Police Chief Bryan Hume says goodbye rather than ‘ello’

Ello, ello, ello, cop a load of this...Ballycastle police chief, Bryan Hume has decided to ‘call it a day’ after over 30 years service!

Wednesday, 22nd October 2014, 2:28 pm
GONE BUT NOT FORGOTTEN. Inspector Brian Hume (3rd left), who has taken early retirement, pictured at a farewell reception in Sheskburn House on Thursday night along with his wife, Chairman of Moyle Cllr Donal Cunningham, Cllrs, Council staff, guests and various representatives from organisations, who presented gifts on the night.INBM39-14 013SC.

Former Inspector Hume ‘joined up’ on 19th August 1984 straight from school as a 19-year-old boy.

One of the last squads to train at Enniskillen, Bryan’s first station was at Eglinton, County Londonderry, where he not only began his career but also met his wife.

He then moved to Shantallow as ‘Eglinton was too quiet for a young Constable’, before gaining his Sergeant’s exam at Strand Road and getting married in 1987.

FAREWELL. PSNI Inspector Brian Hume, who has taking early retirement from the Police Service having spent the last 7yrs in Ballycastle, pictured at Sheskburn House on Thursday night where he received gifts at a farewell reception. Making the presentations are Chairman of Moyle, Cllr Donal Cunningham, Paul Cochrane (Chamber of Commerce), Bridgeen Butler (PCSP), Leo McIlroy, (Chairman of Town Partnership), Kate Elliott (Vice-Chair of PCSP) and Esther Mulholland (Moyle Council).INBM39-14 012SC.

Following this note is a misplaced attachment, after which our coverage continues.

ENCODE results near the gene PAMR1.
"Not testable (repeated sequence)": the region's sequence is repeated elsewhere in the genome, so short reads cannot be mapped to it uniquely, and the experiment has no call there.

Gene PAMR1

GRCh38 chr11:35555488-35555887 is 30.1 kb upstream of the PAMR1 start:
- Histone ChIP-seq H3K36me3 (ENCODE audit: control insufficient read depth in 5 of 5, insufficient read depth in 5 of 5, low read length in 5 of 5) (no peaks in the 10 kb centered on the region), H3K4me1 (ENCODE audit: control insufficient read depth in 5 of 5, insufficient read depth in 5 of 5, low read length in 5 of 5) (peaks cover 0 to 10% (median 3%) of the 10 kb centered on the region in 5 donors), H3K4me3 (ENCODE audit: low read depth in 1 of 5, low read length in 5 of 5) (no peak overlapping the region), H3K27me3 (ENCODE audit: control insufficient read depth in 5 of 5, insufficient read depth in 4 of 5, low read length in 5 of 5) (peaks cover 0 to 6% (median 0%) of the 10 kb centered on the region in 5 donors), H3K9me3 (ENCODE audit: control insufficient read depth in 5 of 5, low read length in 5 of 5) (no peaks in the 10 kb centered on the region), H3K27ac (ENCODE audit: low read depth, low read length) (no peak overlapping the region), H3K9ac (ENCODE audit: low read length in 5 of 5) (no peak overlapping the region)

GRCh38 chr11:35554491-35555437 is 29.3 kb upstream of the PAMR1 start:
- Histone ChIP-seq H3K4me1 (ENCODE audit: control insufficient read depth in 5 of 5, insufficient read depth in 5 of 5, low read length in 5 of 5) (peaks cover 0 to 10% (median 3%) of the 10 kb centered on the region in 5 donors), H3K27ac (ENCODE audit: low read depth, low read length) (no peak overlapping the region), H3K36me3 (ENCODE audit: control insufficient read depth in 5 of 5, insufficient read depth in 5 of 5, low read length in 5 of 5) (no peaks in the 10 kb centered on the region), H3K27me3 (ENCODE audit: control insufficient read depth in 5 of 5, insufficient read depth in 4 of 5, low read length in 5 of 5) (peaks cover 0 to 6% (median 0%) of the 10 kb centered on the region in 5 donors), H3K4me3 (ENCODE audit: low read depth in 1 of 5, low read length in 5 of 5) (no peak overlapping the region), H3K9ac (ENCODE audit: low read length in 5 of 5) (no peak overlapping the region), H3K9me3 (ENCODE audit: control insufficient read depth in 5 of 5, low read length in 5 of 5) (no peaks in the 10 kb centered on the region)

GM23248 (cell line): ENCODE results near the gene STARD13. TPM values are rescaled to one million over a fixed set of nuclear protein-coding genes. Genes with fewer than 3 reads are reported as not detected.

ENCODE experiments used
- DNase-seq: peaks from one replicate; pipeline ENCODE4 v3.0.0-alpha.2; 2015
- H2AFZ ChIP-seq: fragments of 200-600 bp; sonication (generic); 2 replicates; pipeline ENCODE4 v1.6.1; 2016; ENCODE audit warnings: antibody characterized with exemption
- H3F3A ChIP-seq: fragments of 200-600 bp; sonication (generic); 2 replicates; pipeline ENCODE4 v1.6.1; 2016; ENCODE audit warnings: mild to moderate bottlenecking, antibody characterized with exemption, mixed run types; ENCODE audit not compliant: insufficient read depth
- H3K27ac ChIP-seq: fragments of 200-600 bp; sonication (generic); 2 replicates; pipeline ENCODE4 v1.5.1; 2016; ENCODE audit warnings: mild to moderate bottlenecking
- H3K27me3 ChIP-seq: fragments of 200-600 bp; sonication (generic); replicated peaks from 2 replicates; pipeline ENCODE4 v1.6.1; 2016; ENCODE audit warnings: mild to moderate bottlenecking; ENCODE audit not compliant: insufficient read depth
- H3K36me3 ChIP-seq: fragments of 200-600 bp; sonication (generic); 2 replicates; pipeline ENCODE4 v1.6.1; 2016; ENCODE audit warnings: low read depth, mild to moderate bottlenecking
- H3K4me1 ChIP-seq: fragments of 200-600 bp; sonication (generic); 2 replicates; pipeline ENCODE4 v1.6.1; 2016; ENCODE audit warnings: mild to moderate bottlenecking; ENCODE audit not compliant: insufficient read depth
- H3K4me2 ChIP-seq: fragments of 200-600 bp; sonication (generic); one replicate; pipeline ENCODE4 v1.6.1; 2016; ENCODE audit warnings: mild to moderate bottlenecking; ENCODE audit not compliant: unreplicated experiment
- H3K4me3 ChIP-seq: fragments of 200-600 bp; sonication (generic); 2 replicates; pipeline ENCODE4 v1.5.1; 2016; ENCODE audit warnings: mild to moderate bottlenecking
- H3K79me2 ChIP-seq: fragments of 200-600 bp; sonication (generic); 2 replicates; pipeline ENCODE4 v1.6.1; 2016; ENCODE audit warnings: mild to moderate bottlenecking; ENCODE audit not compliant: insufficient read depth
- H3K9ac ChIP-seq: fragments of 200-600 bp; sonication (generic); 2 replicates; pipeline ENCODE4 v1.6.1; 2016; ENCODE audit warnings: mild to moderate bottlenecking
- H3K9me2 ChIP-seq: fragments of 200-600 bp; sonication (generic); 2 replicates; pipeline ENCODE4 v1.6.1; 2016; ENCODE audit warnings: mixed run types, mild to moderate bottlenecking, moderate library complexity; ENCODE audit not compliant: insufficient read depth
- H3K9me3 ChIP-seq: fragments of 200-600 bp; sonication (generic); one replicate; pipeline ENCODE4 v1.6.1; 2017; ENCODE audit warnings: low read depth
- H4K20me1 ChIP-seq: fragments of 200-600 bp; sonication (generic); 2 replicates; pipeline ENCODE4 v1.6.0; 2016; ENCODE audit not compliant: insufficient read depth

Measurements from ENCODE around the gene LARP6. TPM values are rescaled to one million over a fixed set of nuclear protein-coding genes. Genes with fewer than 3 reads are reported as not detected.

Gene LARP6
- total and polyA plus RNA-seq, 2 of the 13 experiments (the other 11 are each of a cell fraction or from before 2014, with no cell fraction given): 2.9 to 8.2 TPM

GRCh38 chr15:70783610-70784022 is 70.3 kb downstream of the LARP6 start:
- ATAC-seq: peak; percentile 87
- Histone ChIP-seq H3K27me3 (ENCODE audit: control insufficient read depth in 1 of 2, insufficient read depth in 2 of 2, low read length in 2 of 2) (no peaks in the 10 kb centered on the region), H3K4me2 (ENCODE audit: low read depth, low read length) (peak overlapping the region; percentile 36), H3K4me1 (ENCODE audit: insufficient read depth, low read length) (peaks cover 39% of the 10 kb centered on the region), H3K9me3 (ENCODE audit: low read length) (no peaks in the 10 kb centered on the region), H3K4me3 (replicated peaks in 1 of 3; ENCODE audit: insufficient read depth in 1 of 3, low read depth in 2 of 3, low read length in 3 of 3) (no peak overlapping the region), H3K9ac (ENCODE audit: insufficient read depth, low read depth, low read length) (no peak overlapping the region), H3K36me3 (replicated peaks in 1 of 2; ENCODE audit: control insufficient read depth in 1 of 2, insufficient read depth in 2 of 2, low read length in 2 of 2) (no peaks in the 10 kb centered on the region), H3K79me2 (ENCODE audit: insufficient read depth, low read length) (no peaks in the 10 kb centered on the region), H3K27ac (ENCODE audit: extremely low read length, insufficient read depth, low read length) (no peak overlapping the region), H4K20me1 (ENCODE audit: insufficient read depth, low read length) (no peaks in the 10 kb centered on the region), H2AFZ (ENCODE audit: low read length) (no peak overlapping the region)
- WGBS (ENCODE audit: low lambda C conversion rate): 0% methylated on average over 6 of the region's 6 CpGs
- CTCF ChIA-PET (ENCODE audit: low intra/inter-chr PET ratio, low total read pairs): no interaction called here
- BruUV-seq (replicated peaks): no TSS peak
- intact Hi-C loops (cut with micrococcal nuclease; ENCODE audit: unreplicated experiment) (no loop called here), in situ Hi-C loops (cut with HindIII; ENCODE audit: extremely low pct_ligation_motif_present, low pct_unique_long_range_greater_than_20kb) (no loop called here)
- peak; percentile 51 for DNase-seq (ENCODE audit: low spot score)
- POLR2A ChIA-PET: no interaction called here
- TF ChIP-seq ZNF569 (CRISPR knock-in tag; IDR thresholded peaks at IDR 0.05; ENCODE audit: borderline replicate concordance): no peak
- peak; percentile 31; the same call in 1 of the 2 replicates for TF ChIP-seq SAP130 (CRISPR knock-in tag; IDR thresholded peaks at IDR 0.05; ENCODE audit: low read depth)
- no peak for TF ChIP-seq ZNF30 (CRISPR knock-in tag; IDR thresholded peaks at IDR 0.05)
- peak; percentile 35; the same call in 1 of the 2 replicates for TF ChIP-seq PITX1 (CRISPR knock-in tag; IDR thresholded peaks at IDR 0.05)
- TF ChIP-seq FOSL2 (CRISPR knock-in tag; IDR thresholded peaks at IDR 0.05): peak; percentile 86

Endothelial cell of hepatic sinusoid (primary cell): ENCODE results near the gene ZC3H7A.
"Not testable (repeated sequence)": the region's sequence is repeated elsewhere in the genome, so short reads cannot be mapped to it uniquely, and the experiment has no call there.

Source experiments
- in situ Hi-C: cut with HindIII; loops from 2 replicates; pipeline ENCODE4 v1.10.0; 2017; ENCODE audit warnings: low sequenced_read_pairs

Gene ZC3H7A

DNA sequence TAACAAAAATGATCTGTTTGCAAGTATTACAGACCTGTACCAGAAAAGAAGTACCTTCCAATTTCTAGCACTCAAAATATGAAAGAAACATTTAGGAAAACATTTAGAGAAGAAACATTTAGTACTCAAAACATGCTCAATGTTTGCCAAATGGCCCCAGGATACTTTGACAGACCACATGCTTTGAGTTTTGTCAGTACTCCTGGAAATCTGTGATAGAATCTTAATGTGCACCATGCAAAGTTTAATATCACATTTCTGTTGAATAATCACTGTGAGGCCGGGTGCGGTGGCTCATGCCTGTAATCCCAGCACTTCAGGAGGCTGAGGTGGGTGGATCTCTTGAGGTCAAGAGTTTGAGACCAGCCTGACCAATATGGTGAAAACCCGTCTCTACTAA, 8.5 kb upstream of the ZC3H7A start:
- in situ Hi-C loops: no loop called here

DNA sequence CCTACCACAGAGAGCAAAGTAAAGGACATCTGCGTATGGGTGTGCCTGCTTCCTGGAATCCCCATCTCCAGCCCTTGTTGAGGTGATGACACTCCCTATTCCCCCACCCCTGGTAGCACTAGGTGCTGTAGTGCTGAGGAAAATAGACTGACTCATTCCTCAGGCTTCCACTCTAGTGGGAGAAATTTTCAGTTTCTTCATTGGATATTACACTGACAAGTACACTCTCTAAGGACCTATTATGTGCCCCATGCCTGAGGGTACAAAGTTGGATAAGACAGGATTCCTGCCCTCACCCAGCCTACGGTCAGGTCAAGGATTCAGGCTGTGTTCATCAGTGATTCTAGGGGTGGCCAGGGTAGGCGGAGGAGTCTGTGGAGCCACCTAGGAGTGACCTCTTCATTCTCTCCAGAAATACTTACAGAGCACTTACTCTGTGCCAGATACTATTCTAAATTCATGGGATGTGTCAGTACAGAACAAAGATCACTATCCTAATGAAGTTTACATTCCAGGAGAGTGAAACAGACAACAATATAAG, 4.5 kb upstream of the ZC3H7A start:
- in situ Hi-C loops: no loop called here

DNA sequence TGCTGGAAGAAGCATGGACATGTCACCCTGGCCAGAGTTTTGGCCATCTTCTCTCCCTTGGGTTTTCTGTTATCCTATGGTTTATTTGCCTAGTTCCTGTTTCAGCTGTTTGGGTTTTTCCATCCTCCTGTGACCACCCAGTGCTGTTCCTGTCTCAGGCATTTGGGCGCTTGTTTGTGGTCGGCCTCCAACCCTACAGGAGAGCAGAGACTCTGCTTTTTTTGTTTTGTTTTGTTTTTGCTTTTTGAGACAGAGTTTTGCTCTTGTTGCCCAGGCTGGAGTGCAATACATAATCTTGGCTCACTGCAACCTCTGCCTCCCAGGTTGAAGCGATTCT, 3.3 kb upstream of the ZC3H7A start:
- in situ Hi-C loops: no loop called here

Speaking to the Times, Bryan explained: “I then moved to Cloughmills, where I started my learning for Neighbourhood Policing, then Larne where I was promoted to Sergeant. I then moved to Ballymena and then back to Larne where I returned as I enjoyed the work and the area.

“My eighth station was Magherafelt, as I tried to move closer to Coleraine where I was still living, and now had a daughter Zara.

“Maghera was next, where I passed my Inspector’s exam, before acting up for a period in Magherafelt.

“I then moved to Coleraine, where I acted up for a while, before being promoted. Here began my learning of the Neighbourhood Inspector role and the benefits of Neighbourhood Policing to the community.

Inspector Bryan Hume pictured with Police and Civilian staff he receently worked with in Ballycastle, Bushmills and Cushendall. INBM43-14S

“Waterside in Londonderry was my next stop and saw my promotion to Inspector. I ended up being the only Neighbourhood Inspector for all of the Waterside area including, Claudy, Eglinton, and the Waterside side of the City. It was strange, as I was officially back to where I had started.”

From a teenage boy to now a husband and father, Bryan’s return to the Maiden City was to become another ‘new beginning’.

“I saw massive changes when I returned to the City,” he explained. “The difference 12 years and the beginning had made to policing the city was immense.

“Sein Fein had not yet come onto the Policing Board, but the other political buy-ins made policing much improved for the community. This was when the District Policing Party was in its infancy and was one of the first stages of the community getting involved.

“However, I didn’t stay for long and my 12th, and last move was to Ballycastle station, where I met my most challenging role and many friends!